David Harsanyi

The country, too, is different. We will never -- and I mean never -- hear Obama offer America a speech declaring the era of big government over, because, well, it would be preposterous, and it's not as if the country wants to hear it.

How Republicans shut down government matters, though. Failing to raise the debt ceiling would probably trigger panic in the markets. A more politically opportune time would be to deal with this when the government's general operating budget expires. Seeing as Senate Democrats have been unable to produce a budget for years -- and not a single politician has voted for an Obama budget -- Republicans have a case to make about responsible governing.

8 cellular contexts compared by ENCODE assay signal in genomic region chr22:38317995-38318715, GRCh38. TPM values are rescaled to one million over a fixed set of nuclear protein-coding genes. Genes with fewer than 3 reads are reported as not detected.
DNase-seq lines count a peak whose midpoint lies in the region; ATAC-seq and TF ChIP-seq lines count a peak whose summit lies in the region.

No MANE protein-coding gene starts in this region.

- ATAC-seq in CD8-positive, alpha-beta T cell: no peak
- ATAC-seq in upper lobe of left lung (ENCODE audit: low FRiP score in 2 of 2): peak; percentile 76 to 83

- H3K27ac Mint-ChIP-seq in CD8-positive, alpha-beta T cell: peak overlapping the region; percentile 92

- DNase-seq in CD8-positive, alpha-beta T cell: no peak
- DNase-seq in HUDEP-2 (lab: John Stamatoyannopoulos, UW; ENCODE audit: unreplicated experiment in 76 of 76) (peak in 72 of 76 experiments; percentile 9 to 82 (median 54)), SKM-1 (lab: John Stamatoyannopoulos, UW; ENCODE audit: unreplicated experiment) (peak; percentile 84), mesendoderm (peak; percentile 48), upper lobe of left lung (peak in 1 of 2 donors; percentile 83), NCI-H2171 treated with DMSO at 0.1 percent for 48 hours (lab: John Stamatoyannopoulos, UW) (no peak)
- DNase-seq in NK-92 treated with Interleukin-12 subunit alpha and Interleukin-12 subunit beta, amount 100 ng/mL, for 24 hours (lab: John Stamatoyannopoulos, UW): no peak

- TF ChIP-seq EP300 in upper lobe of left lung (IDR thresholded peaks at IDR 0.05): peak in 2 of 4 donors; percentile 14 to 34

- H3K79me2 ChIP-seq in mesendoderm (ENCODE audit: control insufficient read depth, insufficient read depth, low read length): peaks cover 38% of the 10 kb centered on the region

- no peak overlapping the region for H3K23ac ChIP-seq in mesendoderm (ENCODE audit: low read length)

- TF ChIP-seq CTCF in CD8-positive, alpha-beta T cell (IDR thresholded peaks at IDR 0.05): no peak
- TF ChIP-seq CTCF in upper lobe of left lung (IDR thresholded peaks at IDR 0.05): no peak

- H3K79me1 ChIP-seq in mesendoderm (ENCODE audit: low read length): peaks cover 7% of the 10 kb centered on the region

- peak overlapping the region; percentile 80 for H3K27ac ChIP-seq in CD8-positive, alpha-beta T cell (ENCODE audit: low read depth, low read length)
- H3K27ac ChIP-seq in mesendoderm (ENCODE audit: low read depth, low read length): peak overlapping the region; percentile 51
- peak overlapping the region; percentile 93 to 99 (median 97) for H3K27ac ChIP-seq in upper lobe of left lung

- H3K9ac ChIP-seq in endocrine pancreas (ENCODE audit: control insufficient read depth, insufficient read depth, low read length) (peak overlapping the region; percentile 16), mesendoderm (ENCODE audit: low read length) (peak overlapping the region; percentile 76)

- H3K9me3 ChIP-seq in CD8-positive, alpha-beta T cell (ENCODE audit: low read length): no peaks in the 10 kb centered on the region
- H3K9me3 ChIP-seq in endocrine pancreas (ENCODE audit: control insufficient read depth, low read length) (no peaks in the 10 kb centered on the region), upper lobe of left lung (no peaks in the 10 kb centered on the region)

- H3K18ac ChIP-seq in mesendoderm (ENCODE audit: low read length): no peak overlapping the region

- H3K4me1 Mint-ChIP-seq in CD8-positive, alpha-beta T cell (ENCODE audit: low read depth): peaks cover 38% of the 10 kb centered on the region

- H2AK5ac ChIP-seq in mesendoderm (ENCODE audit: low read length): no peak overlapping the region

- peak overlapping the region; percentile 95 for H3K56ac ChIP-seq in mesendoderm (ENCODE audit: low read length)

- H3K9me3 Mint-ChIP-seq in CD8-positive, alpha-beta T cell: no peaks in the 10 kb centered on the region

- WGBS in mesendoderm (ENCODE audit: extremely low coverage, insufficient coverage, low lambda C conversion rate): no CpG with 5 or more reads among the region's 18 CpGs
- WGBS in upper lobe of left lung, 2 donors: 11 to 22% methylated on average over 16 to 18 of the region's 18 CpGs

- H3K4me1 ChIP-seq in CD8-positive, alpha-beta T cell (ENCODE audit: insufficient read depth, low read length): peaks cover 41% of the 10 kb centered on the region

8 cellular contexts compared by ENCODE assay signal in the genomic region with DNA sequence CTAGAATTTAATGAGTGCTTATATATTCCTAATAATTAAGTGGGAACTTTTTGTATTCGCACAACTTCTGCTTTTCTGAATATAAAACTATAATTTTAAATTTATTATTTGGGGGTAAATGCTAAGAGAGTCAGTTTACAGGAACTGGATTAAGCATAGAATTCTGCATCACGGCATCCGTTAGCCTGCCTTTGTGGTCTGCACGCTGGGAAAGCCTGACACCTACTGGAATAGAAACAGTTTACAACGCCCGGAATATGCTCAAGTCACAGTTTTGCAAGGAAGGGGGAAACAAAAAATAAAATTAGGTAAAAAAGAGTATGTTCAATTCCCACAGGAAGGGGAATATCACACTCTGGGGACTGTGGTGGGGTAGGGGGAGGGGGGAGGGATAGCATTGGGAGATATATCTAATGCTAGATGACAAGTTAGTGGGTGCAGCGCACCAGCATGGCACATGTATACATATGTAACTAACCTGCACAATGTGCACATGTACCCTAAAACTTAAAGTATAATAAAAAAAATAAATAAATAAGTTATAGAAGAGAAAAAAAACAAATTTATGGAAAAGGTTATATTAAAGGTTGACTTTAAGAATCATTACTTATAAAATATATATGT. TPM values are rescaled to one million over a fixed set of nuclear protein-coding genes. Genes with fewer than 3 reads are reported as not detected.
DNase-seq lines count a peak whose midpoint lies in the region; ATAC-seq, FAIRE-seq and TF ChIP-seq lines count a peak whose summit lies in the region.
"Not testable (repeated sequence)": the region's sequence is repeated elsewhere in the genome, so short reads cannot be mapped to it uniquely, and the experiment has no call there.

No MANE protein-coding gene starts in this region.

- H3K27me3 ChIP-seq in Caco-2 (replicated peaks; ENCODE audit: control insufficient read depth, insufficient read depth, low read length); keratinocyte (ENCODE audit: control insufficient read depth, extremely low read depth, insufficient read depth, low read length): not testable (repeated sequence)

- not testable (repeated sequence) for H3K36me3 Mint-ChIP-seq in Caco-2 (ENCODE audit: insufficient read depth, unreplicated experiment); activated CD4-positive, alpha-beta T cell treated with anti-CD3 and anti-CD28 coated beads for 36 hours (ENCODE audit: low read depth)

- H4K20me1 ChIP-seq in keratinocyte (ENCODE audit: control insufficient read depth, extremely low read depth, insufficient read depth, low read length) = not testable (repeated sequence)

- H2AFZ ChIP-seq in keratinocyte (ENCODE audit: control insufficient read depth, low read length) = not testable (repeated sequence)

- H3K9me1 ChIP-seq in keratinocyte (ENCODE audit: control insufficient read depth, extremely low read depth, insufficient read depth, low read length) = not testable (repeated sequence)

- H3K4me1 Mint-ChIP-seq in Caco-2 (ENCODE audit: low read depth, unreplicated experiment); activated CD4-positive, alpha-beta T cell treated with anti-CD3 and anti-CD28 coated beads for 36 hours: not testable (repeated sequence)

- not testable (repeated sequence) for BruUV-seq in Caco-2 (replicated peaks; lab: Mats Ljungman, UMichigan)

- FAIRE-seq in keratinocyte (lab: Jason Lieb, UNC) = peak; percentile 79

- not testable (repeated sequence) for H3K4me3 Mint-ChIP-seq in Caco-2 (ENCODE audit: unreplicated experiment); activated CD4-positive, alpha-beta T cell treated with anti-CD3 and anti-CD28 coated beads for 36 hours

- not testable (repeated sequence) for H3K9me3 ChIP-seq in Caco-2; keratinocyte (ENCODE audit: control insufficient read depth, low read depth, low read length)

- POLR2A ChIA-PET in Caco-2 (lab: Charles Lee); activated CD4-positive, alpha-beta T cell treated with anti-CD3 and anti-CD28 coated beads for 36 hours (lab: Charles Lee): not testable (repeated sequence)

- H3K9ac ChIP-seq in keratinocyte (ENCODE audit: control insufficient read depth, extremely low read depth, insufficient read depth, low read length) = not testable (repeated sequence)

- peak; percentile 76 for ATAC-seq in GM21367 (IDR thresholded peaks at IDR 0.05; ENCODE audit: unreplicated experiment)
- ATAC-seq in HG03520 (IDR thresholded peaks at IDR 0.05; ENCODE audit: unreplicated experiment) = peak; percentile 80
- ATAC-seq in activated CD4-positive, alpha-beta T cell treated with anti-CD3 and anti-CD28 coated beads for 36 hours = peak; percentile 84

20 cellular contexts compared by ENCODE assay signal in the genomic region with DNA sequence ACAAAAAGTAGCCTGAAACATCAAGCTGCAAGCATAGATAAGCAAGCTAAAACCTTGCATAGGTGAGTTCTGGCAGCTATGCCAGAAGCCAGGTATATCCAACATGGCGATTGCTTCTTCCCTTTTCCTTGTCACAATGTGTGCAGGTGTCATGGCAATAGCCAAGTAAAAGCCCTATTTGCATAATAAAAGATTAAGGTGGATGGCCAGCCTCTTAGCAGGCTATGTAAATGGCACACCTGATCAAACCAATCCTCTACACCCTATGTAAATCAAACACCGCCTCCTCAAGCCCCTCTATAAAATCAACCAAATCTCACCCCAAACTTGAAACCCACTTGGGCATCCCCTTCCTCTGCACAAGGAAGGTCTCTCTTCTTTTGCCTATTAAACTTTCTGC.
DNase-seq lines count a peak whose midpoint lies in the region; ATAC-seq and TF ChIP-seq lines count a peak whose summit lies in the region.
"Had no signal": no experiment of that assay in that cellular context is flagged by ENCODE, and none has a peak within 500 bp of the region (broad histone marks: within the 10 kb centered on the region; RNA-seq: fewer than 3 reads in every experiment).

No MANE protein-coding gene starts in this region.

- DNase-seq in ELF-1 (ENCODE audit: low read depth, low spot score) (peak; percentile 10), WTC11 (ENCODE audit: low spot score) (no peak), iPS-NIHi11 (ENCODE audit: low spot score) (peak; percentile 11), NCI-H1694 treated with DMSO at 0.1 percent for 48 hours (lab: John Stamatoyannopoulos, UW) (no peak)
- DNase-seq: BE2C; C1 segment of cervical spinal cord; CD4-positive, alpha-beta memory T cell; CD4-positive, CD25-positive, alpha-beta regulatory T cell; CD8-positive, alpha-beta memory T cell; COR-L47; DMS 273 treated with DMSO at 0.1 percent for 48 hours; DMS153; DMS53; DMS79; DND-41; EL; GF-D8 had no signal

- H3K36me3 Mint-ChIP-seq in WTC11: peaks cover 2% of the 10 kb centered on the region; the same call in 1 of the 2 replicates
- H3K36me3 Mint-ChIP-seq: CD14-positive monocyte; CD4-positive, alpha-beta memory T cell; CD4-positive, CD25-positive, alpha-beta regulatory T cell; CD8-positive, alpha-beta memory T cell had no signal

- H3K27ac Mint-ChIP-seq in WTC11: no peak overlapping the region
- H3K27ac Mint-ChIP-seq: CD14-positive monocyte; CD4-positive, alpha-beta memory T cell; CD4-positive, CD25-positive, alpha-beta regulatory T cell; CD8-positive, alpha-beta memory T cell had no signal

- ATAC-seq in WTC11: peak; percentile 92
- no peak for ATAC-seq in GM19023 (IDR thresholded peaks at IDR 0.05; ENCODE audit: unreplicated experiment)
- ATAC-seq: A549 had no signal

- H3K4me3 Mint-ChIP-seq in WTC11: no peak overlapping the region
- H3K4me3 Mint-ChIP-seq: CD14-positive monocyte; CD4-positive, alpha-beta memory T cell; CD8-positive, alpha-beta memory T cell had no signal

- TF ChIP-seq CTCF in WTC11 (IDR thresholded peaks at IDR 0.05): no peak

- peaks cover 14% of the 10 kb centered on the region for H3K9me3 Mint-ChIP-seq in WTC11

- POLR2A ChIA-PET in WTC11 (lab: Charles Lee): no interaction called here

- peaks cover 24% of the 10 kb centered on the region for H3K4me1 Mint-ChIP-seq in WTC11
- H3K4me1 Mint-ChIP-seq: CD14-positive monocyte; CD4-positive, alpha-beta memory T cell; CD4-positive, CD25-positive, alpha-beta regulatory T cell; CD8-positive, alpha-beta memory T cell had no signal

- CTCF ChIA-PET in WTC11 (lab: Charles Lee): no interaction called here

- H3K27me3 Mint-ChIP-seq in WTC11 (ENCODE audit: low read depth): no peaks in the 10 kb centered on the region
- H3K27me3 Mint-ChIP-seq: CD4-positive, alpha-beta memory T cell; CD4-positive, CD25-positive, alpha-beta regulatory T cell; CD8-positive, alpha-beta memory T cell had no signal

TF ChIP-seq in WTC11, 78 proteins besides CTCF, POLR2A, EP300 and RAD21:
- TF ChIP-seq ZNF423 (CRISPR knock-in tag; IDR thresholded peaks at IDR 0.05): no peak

But even if the GOP risks losing the short-term politics, no matter how fortuitous a shutdown might be for Democrats, it isn't a situation any side could live with for an extended period of time. Obama would almost surely have to concede more on taxes and entitlement reform. Without a shutdown -- or the threat of one -- however, Republicans have no other leverage to obtain anything useful from the White House.


David Harsanyi

David Harsanyi is a senior editor at The Federalist and the author of "The People Have Spoken (and They Are Wrong): The Case Against Democracy." Follow him on Twitter @davidharsanyi.